5 Common New York City Building Code Violations and How to Remove Them
Posted by Victor Polanco
In New York City, public safety is of the utmost concern. With more than one million buildings in the Big Apple, it is imperative for these structures to adhere to safety regulations and laws that are set forth by the city’s Department of Buildings (DOB). This year the DOB even released an Industry Code of Conduct to better foster “integrity in the construction industry, and recently Mayor de Blasio announced that penalties for serious construction safety mishaps are increasing dramatically.
image by Colton Duke
If a building is not in compliance with the DOB’s laws, it will get issued a violation. However, not all violations are equal. Depending on the severity of the violation, it can be used as a premise for a criminal court summons and prosecution. Others do not carry any immediate fines or penalties, and in turn, building owners might be tempted to let them slide. Additionally, when it comes time to buy, sell, or renovate a building, a routine title search will show all the reported violations on the property. This will halt all forward motion in construction and the selling of the property until the violations are cleared up.
Any violation is a concern for public safety, and should be taken seriously and resolved immediately. If you are questioning how a building gets issued a violation, the most common violations, and how to fix a buildings violation, should you get one, let us explain.
What Happens When a Complaint Is Filed?
- Once the NYC Department of Buildings (DOB) is notified, usually by a tenant or concerned neighbor, of a non-compliance issue, the department commissioner sends out a notice and an order to correct the violation. A copy of the notice is entered into the DOB’s Buildings Information System, where it will stay until the problem is fixed. Until then, the department will not issue a new or amended Certificate of Occupancy.
- As we mentioned before, these violations don’t always come with monetary fines attached. Owners will feel the financial pain, though, if they are summoned to court and prosecuted for injuries or loss of belongings due to a neglected problem — or if they lose a potential commercial tenant because violations haven’t been resolved.
- A violation filed against the property will prevent the owner from selling or refinancing it or obtaining construction permits, until the issue is resolved and the violation erased from the online record.
Most Common Violations
Violations can be issued for anything from structural to environmental infractions, but the most common problems include:
1) Failing to Provide Adequate Heat and Hot Water
Failing to maintain the inside temperature at 68 degrees when the outside temperature is below 55 degrees during the day, or maintain at 55 degrees when the outside temperature is below 40 degrees at night is one of the most common violations. Additionally, hot water with a minimum temperature of 120 degrees must be provided at all times.
2) Absent Carbon Monoxide and Smoke Detectors
Owners are required to provide at least one carbon monoxide and one smoke detector in each long-term tenant’s dwelling or commercial space, though tenants are responsible for maintaining them properly. Detectors should be the type that beeps when the battery runs low.
3) Door and Window Locks That Require a Key to Exit
In an emergency situation, pausing to search for a key in order to get out of a building could be deadly.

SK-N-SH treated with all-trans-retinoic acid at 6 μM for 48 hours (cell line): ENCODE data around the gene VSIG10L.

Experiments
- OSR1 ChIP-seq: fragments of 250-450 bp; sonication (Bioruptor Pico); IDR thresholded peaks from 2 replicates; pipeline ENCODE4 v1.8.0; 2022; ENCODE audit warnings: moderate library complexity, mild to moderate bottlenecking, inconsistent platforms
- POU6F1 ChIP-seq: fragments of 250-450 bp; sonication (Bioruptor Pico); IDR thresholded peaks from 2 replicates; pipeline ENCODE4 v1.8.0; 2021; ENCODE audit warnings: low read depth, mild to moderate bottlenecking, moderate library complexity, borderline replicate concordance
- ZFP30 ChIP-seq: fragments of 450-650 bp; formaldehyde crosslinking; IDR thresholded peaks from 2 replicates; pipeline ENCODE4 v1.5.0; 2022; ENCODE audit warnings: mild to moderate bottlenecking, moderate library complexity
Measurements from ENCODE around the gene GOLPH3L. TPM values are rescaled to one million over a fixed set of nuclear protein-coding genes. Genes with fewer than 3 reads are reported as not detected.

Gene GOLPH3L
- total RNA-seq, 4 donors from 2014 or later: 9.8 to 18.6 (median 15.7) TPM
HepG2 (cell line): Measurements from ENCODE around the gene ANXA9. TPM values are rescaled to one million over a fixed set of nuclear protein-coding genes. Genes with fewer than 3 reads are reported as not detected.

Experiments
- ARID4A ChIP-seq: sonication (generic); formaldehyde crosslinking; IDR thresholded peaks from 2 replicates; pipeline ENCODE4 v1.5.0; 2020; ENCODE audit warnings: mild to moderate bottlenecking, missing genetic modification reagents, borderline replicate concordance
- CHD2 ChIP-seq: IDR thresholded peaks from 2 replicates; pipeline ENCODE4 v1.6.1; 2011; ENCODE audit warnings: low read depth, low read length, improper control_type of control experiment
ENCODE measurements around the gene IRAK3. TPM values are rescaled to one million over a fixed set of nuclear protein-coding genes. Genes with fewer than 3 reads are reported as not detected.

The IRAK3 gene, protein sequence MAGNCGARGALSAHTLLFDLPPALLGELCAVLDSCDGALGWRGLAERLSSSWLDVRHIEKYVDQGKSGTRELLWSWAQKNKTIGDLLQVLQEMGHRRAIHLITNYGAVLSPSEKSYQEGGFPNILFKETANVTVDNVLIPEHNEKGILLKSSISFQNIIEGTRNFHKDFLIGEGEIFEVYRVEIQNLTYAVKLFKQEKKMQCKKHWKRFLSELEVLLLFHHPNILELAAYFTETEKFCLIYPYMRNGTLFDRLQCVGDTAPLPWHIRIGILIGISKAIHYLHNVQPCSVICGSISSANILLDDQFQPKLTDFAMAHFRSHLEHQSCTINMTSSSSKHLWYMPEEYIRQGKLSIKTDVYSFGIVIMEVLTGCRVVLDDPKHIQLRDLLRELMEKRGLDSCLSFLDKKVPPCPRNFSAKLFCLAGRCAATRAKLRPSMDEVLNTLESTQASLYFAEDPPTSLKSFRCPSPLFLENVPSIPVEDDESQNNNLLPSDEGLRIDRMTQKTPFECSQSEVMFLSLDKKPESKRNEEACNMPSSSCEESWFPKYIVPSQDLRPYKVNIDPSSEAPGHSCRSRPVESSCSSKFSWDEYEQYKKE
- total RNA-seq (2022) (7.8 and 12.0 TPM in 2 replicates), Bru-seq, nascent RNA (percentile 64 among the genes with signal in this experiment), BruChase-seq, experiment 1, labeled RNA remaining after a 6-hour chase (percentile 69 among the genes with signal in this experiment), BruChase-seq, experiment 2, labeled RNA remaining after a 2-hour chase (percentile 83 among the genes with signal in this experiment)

4) Mold and Pests
Tenants are responsible for maintaining a level of cleanliness to prevent overgrowth of indoor mold or attracting pests, but conditions that go unchecked, resulting in excessive mold or vermin, are the owner’s responsibility.
5) Lack of Accessibility
Title III of the Americans Disabilities Act (ADA) is the most relevant of the ADA’s five titles for architects, builders, and others designing, constructing, and managing buildings and has changed the way architects design and build the world. From new constructed buildings to the older pieces of architecture, there is an existing lack of accessibility.
Fixing the violation
The ADA took into account that removing or correcting barriers would not be easy for all facilities, so they set up flexible rulings for removing barriers. There are 21 examples on how one can remove barriers and we’ve provided the top 5 solutions.
Accessible Solution: Barrier Removal
- Installing ramps;
- Making curb cuts at sidewalks and entrances;
- Repositioning shelves;
- Rearranging tables, chairs, vending machines, display racks, or other furniture to create adequate maneuvering space;
- Adding raised letter and Braille signage on elevator control buttons
Fixing a Violation
Depending on the type of violation cited, an owner has a certain amount of time to rectify it:
- 90 days for Class A (Non-hazardous)
- 30 days for Class B (Hazardous)
- 21 days for Class C – Window guards or lead-based paint
- Immediately for Class C – Heat and hot water
- Within 24 hours for Class C – Everything else
The citation issued to the owner should contain a “cure by” or hearing date. If the owner repairs the problem and has it inspected and certified before that date, the hearing is cancelled and a new or revised Certificate of Occupancy is issued.
If you need to report a violation of a building, you can do so by calling NYC’s non-emergency hotline. If you are working on a construction site and want to avoid violations, then we suggest you work with a professional to ensure you meet all regulations and safety protocols. Our industry experts can help you navigate through the system and get your construction project well on its way to completion. If you have any questions, don’t hesitate to Ask us Anything.